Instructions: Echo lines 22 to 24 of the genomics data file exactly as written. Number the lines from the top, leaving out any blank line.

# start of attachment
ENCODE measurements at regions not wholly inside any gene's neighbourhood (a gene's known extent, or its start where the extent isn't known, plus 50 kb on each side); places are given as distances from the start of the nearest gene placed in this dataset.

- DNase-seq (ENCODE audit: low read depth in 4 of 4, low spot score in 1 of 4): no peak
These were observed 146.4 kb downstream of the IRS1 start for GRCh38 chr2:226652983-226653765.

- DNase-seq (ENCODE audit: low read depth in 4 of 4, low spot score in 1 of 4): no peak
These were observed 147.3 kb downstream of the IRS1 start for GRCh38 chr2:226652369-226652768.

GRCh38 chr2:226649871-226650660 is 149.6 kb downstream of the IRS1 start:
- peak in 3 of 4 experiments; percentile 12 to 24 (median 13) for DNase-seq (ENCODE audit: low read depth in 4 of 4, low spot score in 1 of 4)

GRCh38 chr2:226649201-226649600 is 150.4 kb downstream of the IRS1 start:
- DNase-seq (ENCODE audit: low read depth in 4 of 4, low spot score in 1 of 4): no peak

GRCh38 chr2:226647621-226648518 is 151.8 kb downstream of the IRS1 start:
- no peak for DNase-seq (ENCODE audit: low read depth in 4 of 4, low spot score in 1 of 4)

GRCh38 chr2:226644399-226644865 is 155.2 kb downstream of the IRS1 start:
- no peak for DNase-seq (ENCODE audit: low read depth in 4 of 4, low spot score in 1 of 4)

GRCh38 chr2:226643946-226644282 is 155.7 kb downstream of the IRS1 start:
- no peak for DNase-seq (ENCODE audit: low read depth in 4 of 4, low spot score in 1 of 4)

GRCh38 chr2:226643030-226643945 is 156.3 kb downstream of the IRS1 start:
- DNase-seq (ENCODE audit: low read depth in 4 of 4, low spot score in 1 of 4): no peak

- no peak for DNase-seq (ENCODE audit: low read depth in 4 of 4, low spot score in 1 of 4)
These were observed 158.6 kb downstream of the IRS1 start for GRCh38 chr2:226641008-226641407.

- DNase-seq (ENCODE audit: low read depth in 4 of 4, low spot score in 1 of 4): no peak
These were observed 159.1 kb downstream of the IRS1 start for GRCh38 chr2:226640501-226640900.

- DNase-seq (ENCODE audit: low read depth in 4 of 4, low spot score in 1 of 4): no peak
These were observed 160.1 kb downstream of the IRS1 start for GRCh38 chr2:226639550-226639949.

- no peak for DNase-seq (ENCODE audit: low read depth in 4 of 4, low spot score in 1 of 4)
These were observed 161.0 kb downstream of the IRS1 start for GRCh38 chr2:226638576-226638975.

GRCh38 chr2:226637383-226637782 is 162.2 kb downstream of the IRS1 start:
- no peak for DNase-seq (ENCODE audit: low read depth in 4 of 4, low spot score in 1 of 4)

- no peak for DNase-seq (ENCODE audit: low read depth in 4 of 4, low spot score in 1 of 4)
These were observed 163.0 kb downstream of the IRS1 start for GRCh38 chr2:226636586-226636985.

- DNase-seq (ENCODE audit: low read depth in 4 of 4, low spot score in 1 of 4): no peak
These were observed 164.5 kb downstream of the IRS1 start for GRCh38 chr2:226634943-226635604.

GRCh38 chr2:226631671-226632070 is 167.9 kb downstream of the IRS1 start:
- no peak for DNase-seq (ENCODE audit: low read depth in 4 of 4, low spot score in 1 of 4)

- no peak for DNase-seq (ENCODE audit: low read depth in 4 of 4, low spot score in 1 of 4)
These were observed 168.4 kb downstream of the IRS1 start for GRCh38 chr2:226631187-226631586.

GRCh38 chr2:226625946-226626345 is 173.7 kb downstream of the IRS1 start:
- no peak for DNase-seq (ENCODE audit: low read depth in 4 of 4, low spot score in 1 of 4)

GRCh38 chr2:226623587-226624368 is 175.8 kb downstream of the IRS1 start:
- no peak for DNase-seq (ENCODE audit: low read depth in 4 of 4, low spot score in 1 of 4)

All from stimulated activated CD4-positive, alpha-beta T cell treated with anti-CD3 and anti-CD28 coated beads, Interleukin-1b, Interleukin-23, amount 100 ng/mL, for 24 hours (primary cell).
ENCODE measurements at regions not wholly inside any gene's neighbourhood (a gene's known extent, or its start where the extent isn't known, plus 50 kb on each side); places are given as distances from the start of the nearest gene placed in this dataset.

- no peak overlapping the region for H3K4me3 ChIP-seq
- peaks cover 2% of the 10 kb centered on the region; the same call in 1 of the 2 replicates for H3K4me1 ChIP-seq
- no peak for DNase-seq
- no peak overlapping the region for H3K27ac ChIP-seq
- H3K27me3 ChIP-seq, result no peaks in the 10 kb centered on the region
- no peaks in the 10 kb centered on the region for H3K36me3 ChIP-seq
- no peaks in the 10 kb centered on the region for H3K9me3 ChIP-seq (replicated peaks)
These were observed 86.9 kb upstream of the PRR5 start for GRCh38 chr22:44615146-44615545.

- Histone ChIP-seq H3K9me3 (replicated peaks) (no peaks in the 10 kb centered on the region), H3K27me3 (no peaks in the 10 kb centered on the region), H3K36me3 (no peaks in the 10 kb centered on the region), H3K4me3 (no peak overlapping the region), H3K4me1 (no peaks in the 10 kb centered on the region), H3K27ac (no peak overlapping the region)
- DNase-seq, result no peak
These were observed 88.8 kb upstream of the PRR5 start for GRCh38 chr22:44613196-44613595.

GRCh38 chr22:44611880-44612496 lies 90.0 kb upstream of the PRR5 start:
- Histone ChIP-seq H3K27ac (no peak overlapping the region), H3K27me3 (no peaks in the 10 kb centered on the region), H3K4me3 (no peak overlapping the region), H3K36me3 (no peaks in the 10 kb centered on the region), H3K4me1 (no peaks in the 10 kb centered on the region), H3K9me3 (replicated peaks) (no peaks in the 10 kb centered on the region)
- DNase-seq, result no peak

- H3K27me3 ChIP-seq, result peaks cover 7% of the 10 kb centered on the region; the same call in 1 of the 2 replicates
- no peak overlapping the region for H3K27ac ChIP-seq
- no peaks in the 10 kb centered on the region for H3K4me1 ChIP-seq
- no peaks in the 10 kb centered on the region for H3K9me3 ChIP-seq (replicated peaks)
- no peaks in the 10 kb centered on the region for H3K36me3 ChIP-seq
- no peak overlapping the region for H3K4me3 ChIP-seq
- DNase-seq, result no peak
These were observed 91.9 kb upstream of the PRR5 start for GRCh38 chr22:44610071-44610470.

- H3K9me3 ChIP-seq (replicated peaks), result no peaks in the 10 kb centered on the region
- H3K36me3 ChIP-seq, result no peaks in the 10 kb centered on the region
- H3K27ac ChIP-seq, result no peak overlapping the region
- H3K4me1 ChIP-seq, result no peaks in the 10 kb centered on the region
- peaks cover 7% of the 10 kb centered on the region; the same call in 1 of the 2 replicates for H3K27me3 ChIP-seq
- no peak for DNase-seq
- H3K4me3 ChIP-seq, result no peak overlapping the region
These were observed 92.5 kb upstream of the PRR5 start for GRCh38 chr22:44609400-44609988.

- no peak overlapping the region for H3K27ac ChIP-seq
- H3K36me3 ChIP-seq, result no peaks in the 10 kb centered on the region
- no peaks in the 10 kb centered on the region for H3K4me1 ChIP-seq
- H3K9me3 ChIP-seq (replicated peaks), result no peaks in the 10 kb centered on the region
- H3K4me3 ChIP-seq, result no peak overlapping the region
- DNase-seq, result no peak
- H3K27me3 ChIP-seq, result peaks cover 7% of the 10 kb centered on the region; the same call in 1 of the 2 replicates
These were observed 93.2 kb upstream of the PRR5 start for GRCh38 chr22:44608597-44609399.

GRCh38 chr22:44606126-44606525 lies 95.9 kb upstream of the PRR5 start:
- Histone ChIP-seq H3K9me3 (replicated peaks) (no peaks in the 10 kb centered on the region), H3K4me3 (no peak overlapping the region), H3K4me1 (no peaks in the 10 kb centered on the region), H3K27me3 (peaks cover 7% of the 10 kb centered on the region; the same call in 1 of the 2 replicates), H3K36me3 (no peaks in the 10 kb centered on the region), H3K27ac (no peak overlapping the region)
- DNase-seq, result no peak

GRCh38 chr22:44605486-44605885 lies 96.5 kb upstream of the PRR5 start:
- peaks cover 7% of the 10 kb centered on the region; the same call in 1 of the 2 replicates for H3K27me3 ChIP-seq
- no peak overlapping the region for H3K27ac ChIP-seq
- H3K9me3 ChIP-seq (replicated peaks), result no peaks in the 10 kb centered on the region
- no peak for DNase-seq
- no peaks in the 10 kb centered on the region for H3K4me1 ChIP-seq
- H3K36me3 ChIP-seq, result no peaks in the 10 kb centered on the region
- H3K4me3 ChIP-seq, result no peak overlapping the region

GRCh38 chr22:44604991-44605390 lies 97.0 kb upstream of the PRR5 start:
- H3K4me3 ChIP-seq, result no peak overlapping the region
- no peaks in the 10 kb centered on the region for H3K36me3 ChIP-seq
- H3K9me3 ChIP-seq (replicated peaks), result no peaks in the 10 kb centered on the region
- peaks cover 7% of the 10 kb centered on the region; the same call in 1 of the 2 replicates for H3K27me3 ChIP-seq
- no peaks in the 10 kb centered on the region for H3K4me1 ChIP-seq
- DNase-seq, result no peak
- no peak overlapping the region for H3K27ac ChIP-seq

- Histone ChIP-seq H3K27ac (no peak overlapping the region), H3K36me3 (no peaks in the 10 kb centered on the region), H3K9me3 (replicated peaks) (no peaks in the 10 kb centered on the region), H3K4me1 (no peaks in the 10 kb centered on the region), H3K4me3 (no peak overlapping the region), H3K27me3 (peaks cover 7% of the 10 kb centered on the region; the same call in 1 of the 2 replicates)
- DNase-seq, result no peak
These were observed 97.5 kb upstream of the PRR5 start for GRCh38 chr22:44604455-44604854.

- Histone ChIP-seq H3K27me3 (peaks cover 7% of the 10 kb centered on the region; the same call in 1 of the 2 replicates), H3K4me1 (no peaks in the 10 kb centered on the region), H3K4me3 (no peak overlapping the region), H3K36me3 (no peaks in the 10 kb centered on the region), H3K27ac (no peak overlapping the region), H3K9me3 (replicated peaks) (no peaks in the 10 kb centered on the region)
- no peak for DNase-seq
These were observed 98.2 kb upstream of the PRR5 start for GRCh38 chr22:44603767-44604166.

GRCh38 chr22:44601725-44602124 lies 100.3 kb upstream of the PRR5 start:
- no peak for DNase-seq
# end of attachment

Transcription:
- DNase-seq (ENCODE audit: low read depth in 4 of 4, low spot score in 1 of 4): no peak
These were observed 160.1 kb downstream of the IRS1 start for GRCh38 chr2:226639550-226639949.

- no peak for DNase-seq (ENCODE audit: low read depth in 4 of 4, low spot score in 1 of 4)